If your tyres are over- or under-inflated they are potentially lethal – forget running out of fuel, think running out of life! Hundreds of fatal or serious road accidents are caused in the UK every year by tyre failure, yet almost three quarters of cars on British roads have tyres that are under-inflated. The UK Department for Transport statistics show that defective or under inflated tyres are a factor in hundreds of fatal or serious road accidents each year. The latest statistics (Road Casualties Great Britain: 2007 (Annual Report)) records 283 fatal or serious accidents where tyre condition was a factor, making this the most common vehicle defect.

The actual contact patch of rubber with the road is very small even when tyres are correctly inflated. Correct tyre pressure gives best grip and shortest braking distance.

Tyre correctly inflated (showing contact patch on road)

However when they are over- or under-inflated the contact patch becomes even smaller. Over-inflation reduces contact and leads to uneven tyre wear.

Tyre over-inflated (showing contact patch on road)


Under-inflation is even more dangerous as it reduces grip and increases braking distance. Cornering is impaired as the tyre tends to roll under the wheel rim. Excess flexing of the sidewall can cause delamination and overheating, leading to a blowout. Under-inflated tyres wear faster and can increase fuel consumption by 10% or more.

Tyre under-inflated (showing contact patch on road)

There is a legal responsibility for the driver to ensure that tyres are in proper condition and penalties for offences are very severe. The penalties for having illegal tyres are currently up to a £2500 fine and 3 penalty points PER TYRE. Two faulty tyres could cost six penalty points, loss of licence and a £5000 fine!

But apart from the safety implications, incorrect tyre pressure leads to increased tyre wear and a significant increase in fuel consumption and has a negative environmental impact as well. It is not possible to identify a pressure reduction of 3psi by sight alone, and virtually impossible at 6psi, especially on low profile tyres. Continental Tyres estimates that a 6psi drop in pressure causes 10%-20% increase in fuel consumption and 30% or more increase in tyre wear.

Road transport is the source of 22% of all UK CO₂ emissions each year. This could be significantly reduced by vehicles having correctly inflated tyres. Research by Michelin reveals that poor tyre pressure maintenance is costing UK motorists more than £440 million, wasting more than 370 million litres of fuel and pumping an additional 1 million tonnes of CO₂ into the atmosphere. As well as 700,000 tyres being wasted through unnecessary wear.

So incorrectly inflated tyres leads to less grip, increased braking distances, poor cornering, uneven tyre wear, higher fuel consumption and a negative effect on the environment.

And let’s be honest, when did we last check our tyre pressures? I know we all mean to do it but in the haste to get away in our vehicles we often forget to do so. And even if we do check them we have no way of knowing what happens to those pressures whilst we’re driving along.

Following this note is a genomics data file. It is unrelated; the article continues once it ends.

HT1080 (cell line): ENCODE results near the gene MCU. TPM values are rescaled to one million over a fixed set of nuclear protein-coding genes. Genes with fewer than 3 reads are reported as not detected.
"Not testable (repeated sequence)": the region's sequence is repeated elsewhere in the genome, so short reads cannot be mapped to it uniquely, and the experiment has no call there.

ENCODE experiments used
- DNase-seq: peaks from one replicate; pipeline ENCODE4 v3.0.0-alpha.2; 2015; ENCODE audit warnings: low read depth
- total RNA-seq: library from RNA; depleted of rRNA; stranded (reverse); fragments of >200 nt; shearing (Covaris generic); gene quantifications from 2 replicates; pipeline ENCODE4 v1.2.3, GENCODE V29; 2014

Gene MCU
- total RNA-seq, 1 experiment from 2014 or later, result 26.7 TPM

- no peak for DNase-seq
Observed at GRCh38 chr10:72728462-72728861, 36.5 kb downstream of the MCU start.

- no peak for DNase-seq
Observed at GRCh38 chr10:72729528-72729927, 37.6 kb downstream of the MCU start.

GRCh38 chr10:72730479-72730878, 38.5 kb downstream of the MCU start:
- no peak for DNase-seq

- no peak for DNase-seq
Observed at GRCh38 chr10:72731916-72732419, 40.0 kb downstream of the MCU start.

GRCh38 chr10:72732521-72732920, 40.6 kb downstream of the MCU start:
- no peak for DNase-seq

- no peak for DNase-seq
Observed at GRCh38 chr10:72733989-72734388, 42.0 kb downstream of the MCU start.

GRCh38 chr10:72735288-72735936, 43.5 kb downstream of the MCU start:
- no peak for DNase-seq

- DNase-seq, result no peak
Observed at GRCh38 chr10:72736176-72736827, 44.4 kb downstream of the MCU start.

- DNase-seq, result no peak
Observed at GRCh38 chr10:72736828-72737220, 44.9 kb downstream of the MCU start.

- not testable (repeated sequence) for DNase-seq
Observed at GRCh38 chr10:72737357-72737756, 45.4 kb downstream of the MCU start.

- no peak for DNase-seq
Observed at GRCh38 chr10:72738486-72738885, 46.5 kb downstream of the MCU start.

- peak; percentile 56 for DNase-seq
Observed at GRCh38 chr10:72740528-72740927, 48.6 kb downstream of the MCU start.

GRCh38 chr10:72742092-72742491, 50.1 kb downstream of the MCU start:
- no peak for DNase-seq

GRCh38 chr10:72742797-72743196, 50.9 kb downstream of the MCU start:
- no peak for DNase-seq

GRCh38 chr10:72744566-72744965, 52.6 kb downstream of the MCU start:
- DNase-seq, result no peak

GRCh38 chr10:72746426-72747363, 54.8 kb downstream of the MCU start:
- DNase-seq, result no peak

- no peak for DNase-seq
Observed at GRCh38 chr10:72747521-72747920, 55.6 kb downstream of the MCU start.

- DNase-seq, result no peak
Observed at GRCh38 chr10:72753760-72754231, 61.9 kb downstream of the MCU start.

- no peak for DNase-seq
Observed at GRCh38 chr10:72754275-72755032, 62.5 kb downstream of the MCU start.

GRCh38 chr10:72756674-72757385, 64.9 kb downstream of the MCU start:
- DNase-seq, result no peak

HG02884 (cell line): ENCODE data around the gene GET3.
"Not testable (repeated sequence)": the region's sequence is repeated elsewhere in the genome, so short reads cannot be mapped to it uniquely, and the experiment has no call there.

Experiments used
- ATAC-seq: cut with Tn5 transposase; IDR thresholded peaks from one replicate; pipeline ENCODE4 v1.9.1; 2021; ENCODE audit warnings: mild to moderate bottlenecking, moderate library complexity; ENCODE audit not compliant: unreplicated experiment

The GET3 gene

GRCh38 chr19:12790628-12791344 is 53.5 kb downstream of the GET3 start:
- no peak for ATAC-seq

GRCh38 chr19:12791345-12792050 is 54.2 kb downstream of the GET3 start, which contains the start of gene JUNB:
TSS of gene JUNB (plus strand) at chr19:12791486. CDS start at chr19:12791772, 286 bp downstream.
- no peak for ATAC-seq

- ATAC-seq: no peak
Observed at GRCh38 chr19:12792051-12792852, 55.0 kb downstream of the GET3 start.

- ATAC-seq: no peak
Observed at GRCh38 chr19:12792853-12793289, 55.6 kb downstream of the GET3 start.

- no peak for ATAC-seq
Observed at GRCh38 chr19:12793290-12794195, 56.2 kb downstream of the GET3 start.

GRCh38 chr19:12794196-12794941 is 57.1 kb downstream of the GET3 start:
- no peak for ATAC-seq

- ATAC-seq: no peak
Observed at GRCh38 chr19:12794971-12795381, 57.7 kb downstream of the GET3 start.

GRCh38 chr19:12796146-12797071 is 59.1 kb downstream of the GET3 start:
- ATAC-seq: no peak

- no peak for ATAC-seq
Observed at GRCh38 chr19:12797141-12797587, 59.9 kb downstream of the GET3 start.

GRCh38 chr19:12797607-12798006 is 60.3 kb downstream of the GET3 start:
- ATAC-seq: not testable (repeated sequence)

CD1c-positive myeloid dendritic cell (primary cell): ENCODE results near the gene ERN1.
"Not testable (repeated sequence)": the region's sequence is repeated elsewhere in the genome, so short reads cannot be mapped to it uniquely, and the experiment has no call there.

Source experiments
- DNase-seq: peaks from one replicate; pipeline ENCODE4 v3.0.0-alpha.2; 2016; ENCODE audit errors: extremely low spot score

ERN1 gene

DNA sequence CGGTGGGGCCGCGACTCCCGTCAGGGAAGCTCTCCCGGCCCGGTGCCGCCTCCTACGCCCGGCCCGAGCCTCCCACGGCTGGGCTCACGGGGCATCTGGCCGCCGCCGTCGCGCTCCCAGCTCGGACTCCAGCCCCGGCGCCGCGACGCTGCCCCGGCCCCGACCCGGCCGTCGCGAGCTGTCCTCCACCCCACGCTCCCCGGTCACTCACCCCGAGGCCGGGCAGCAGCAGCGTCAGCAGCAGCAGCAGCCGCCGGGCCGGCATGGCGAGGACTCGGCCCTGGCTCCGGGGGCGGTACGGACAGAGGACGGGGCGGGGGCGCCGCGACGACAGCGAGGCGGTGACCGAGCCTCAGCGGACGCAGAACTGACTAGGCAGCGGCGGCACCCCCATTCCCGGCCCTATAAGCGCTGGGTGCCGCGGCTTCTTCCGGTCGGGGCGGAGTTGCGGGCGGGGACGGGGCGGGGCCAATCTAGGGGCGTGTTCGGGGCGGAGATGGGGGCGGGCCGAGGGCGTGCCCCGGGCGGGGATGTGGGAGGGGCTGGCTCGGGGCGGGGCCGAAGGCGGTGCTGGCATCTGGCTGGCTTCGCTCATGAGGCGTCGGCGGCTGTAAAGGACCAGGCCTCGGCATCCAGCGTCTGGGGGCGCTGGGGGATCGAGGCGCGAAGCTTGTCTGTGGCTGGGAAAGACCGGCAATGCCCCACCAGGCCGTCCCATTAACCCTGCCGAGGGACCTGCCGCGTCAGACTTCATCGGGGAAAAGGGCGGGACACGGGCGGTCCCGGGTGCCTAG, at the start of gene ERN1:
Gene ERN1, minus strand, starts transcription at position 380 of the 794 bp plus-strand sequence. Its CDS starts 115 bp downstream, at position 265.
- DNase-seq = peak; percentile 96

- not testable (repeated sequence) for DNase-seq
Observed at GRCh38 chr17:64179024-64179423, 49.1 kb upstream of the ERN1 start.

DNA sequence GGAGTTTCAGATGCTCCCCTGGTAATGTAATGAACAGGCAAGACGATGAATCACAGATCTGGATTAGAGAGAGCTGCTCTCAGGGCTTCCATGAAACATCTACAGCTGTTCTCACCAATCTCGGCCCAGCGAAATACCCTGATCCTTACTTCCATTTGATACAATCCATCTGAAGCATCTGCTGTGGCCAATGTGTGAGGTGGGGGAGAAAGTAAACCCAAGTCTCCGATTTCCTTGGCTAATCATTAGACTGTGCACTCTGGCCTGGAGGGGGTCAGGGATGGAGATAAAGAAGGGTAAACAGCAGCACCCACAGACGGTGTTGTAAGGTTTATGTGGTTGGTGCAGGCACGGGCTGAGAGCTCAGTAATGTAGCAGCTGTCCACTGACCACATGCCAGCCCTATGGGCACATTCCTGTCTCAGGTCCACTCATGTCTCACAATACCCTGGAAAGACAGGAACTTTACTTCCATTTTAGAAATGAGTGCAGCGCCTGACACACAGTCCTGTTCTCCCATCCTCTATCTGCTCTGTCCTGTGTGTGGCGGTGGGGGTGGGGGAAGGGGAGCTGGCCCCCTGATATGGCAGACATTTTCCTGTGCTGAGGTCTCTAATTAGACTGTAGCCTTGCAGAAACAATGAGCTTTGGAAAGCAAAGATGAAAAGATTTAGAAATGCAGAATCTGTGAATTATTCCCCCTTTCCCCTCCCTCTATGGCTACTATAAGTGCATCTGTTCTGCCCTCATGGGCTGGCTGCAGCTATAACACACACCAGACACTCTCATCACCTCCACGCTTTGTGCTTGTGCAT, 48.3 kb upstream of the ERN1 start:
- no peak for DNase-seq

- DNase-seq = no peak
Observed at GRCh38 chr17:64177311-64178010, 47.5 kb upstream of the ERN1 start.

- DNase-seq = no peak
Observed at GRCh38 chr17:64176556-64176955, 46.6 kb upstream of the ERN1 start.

Some of us can remember the spate of fatal rollover accidents involving Ford Galaxys and Firestone tyres in 2000 when over 200 people were killed. As a result the US government introduced the TREAD act that required tyre pressure monitoring systems (TPMS) to be fitted to all new cars. This has applied to all cars and light vans sold in the USA since 2008. There are arguments that the legislation was over-hasty as there was no standardised technology available at the time, but after some false starts, it did result in the development of reliable and cost-effective solutions.

The European Union has taken a different line with ground-breaking regulations that are concerned with environmental impact as well as safety. The legislation was approved in March 2009 and will mean that approved systems will have to be fitted to all new cars sold in the EU from 2014, and for all new type-approvals from 2012.

Whilst any safety feature which potentially saves lives is to be welcomed, it doesn’t go the whole way – the EU regulations will mostly provide warnings that the tyre pressure has reached a dangerously low level – think fuel warning light on a car. It will not tell you what your pressure is – so not completely satisfactory is it?

But what is TPMS? It is any system which can monitor the tyre pressures of a vehicle and provide warnings when critical levels are reached. There are basically two types of TPMS – indirect and direct.

Indirect TPMS

Some of the first systems worked indirectly by comparing the speed of rotation of the wheels. An under-inflated tyre has a slightly smaller circumference than one at the correct pressure, so a sustained difference in speed is interpreted as an under-inflated tyre. The system has to distinguish this tiny effect from differences caused by cornering and other aspects of normal driving, and early systems required as much as 20 minutes driving to establish a pattern. Later systems, such as that used by BMW around 2006 were able to give a puncture warning within about three minutes.